“It’s such a blur now, that I have no idea if I did that on purpose or not,” said director Mike Cahill from inside a room at the Philadelphia Four Seasons.
“It’s kind of amazing…” replied actor Michael Pitt, taking a drag from his cigarette on the balcony, “if ya didn’t.”
“That’s the thing – I think I didn’t,” Cahill said, excitedly shifting on the couch. “Because that’s kind of the first time I was hearing it.”
Less than 24 hours earlier, Cahill and Pitt appeared before an audience at a screening of their new movie “I Origins.” In one scene, a character answers a series of 25 questions each corresponding with a letter of the alphabet, excluding Z. The film states that the character answered 44% of the questions correctly, but a math-savvy woman in the crowd pointed out that the percentage equates to 11 correct answers, which eerily calls back to a repeating number 11 earlier in the movie.
And, apparently, Cahill didn’t do it on purpose.
“Oh, my god, I did not think of that,” he said, re-counting the number of letters in the alphabet on his fingers. “I totally didn’t think of that. I guarantee I didn’t think of that. I’m having a hard time wrapping my head around it now.”
“That’s [expletive] awesome,” Pitt said, taking his place on the couch for our interview.
Movies that are one part mind-blowing and one part [expletive] awesome have become somewhat of a hallmark for Cahill. In 2011, the filmmaker made a splash with his stunningly original sci-fi indie “Another Earth,” which imagined a world in which a second duplicate Earth appears just beyond our planet.
The idea for “I Origins,” according to Cahill, was born long before “Another Earth,” and was inspired by the green-eyed Afghan girl on the June 1985 cover of National Geographic, as well as the subsequent journey to find her 17 years later.
The film stars Pitt (“Boardwalk Empire”) as Ian Gray, a molecular biologist studying the origins of the human eye in hopes of disproving creationists with hard evidence that the eye was born out of evolution. Gray gets more than he bargained for, however, when he and his lab partner Karen (Brit Marling) make a discovery that goes beyond science and may change everything humanity thought about spirituality, reincarnation and fate. The revelation also reconnects Ian with a mysterious woman from his past, the free-spirited Sofi (Astrid Berges-Frisbey), to whom he was inexplicably drawn.
“There’s a part of Ian that he’s felt and not understood since he’s been a very, very young child,” Pitt said in regards to his character’s supernatural attraction to Sofi. “If there was an intuitive sense to find an object or something like that – if that was possible, I think there would be ways that you could exercise those intuitive strengths. And you would have to be open to them. I think, at a very early age, because of his love for science, that whatever little psychic powers he might have, he shut the door and never exercised them.”
He added: “That’s something I’ve never really said to anyone, but it’s something I thought about. When you’re presented with someone with those traits, they can see it or feel it on you and, maybe, provoke you a little bit to pull them out. What I was playing with was that Sofi had that, and she could see, very clearly, that little spot in him where he had that intuitive sense.”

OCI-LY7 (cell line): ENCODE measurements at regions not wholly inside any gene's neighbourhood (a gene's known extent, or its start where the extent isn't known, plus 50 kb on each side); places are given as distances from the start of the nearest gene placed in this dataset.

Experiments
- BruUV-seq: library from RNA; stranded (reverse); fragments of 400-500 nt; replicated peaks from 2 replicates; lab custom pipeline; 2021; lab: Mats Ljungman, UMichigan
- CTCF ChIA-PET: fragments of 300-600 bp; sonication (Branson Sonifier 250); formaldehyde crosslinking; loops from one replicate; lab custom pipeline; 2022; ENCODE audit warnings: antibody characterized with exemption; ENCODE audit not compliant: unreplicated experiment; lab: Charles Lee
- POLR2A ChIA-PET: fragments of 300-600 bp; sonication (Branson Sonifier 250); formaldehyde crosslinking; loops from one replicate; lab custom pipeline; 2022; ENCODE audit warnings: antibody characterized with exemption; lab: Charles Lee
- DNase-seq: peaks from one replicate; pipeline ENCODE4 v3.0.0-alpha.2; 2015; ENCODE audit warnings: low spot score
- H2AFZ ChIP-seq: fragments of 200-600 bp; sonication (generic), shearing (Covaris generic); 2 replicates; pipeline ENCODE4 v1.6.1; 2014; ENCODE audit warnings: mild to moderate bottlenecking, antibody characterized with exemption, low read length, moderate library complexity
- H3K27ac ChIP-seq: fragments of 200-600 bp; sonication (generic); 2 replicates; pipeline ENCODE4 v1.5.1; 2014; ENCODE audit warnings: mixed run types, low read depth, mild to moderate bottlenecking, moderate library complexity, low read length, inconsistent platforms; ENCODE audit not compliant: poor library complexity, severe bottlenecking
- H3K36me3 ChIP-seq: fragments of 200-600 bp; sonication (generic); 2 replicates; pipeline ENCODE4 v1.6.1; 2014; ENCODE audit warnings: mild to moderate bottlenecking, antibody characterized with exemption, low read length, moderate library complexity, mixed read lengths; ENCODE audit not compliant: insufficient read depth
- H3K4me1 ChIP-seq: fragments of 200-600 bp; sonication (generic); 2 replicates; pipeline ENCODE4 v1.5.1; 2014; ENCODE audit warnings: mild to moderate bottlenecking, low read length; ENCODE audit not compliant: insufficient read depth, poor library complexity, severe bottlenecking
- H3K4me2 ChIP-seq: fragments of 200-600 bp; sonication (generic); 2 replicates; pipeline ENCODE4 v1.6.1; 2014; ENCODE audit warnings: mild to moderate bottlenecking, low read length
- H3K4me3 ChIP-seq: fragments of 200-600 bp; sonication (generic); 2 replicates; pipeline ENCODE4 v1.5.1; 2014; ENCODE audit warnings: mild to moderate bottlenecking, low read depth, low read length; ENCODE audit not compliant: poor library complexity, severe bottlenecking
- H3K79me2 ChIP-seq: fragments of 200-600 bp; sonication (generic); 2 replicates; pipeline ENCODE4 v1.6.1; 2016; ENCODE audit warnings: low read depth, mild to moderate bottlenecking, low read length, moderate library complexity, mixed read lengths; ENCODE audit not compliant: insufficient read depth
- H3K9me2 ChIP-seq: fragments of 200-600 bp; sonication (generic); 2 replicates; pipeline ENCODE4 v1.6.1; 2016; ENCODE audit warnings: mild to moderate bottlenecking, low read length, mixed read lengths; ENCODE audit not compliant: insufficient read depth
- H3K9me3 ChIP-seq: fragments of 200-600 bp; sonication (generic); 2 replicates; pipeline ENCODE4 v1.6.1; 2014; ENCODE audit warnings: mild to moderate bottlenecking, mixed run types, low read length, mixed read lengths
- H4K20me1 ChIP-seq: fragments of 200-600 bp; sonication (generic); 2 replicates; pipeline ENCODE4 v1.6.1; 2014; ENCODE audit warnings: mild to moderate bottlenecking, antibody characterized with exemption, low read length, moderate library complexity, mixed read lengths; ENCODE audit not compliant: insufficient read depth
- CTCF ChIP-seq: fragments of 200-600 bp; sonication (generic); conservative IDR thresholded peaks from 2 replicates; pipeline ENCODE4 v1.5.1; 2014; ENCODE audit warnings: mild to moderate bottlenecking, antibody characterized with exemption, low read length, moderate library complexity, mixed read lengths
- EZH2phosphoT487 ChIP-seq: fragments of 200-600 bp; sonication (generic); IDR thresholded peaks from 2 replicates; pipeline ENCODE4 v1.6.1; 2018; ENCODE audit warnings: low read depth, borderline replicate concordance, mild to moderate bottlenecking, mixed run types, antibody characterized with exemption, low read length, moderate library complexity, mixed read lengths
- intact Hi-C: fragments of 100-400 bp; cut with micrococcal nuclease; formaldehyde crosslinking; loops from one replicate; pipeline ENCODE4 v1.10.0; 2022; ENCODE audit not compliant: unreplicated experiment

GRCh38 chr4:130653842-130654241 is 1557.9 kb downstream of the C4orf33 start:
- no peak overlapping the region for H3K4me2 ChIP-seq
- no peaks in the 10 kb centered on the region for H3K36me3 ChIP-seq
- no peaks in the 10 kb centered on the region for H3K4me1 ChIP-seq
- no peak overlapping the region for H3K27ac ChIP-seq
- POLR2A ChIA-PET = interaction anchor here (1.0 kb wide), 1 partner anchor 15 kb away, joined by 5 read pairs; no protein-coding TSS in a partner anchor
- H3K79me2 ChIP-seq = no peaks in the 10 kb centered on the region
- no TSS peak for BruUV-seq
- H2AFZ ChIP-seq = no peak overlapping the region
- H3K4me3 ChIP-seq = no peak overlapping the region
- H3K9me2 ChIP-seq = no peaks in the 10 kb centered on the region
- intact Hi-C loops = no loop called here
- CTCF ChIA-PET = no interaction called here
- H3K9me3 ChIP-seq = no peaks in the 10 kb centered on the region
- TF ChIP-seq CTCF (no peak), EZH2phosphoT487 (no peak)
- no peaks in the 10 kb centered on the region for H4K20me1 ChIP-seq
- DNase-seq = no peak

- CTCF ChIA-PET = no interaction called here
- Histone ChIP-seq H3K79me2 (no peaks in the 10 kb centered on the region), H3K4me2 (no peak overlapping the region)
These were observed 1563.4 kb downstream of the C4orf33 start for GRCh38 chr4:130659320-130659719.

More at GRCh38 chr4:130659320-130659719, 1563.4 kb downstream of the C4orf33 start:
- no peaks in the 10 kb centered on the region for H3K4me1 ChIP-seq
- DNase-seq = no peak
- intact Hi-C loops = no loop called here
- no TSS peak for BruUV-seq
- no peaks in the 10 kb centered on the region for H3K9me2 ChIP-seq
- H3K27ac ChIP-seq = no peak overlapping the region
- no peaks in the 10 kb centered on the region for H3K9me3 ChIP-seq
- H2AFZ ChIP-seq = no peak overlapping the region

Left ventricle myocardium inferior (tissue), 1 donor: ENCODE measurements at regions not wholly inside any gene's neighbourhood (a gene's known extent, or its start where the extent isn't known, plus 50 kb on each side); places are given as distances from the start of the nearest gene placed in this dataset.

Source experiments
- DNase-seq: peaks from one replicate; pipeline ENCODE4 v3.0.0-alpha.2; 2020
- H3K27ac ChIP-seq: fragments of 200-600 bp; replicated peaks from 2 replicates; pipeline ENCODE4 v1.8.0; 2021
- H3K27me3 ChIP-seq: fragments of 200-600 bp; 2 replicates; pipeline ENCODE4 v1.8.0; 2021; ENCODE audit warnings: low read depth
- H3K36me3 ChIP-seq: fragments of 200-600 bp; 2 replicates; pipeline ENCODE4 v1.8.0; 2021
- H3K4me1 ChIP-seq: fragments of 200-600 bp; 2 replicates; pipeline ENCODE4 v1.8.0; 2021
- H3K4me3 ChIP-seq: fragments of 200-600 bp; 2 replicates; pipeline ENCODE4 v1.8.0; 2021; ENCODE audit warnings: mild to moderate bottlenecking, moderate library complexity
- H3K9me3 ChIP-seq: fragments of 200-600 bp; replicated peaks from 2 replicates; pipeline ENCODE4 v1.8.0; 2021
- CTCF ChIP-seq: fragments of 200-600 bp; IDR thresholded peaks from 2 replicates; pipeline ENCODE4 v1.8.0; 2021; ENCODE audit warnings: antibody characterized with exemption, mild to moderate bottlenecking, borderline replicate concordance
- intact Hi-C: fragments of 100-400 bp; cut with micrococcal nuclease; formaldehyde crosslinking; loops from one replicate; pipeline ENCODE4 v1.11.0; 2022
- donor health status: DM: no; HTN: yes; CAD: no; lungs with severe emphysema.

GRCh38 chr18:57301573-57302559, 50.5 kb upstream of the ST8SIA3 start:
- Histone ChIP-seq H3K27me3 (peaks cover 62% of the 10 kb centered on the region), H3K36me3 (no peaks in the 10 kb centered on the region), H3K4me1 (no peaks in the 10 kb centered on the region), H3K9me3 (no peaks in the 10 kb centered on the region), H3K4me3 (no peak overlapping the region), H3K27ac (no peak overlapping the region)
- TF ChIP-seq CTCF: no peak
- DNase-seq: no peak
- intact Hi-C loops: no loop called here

Cahill, as it turns out, has an intuitive sense of his own.
“I have special powers when it comes to finding stuff,” he told me. “It’s like another sense. I never talk about that… publically, because then people think I’m crazy.”
In one instance, Cahill says he was able to find Brit Marling’s lost passport over the phone. In another, he located his missing laptop in the lost and found of a Cleveland restaurant he had never been to. In yet another, he retrieved a missing corkscrew during his first visit to Pitt’s home. And in the most peculiar, the director trekked through Washington, D.C., following only his instincts, in search of his stolen Vespa.
“I started having visions in my head. And it was as if something started telling me where to walk,” Cahill recalled. “And my body was like, ‘Walk that way.’ And I started walking through the streets of D.C. I walked 10 blocks and, literally, my body was like, ‘Take a left.’ I was totally giving in to some weird thing going on. I was getting flashes in my head like, ‘Walk another 10 blocks.’ And I kept doing this and walked to a neighborhood I had never been in in D.C. I turned the corner and there was a park, and there was my bike sitting right in the park.”
While his proclivity for unexplained phenomenon may have inspired elements within “I Origins,” could it have been a supernatural force itself that influenced Cahill to include the aforementioned 11:11 phenomenon – believed to signal the presence of paranormal forces – in his script to begin with?
“We had finished the movie and I realized [11:11] was a whole thing,” he said. “There were all these conspiracy websites about [how] the person who sees the 11:11’s is like the gatekeeper and the key holder or something that sounds like ‘Ghostbusters.’ And I was like, ‘What?’ I don’t have any brains. I’m just channeling from somewhere else. There’s no thought going into this.”
“I can see the headline now,” Pitt quipped. “Mike Cahill: I Don’t Have Any Brains.”
“I Origins” is in select theaters across the country now. Click here to order tickets through Fandango.
The opinions expressed are solely those of the author and do not necessarily reflect the views of Comcast.